I was not aware anything was capable of growing and spreading across sand other than anemones.
  9. "Generic Palys" vs. Other Zoas?

    Are you saying Palys can spread on sand??
  10. I have been jumping store to store trying to find out what I can get for macroalgae species, I want to build a nice display for pods to breed in. These are some of the species I found at one store...I had to Google them as none are labeled it is all sold by the bunch. I think I could definitely do something cool with all these. There was a palm tree/feather caulerpa just out of frame. In this photo I think I have codium, cryptonemia crenulata, blue/purple ochtodes, they also had sea grapes, flat caulerpa, and chaeto.
  11. "Generic Palys" vs. Other Zoas?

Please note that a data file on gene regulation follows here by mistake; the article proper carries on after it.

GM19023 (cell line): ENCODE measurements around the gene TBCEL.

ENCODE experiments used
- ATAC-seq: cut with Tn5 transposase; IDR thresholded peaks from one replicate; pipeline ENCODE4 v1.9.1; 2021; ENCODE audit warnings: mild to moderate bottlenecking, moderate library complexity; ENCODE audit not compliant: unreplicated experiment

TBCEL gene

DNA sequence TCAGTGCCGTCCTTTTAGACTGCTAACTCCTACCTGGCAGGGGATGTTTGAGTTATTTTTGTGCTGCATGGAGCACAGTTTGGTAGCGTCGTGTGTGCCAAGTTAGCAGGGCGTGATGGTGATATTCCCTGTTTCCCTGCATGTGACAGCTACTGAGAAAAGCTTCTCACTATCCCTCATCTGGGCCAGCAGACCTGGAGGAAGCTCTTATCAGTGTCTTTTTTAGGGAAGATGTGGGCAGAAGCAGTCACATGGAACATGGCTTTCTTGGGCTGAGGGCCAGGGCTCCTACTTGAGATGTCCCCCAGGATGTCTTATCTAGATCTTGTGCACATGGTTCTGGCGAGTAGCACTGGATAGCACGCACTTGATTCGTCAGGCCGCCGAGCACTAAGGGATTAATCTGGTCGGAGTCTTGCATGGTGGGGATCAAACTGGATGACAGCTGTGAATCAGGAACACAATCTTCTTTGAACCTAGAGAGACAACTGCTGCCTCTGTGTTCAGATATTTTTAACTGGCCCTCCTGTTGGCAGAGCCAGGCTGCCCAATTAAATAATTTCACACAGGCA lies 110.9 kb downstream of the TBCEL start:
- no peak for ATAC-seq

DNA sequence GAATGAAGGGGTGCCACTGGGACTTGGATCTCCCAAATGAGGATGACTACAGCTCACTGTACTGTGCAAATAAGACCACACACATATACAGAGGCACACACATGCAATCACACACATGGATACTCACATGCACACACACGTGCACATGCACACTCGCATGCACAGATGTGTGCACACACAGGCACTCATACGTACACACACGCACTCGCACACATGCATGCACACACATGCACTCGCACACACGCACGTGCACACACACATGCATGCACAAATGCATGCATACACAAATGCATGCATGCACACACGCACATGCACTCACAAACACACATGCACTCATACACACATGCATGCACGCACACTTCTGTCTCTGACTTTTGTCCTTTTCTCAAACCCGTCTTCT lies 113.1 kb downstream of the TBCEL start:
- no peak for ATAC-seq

I visited many reef shops and spoke with many employees, trying to identify corals and then ask to see if I am correct. I have come up with a pretty good way of determining a Zoa from a Paly...indeed they do generally have larger polyps, they seem to always have long eyelash looking tenticals. Some of the Zoas have extended tentical looking things but not as long and whispy as the Palys. I think I can see the "generic paly" I am making a fuss over...some of the lower end reef shops with poor coral and frag choices seem to be loaded with really creepy looking brownish palys not even on frag plugs but just growing on the racks and glass. With all the choices available I will never put those brownish palys in my tank, I did see a few nicer looking palys in my rounds today...probably the nicest looking ones I saw were florescent green but I am not sure if those will spread the same way the generic brownish ones do.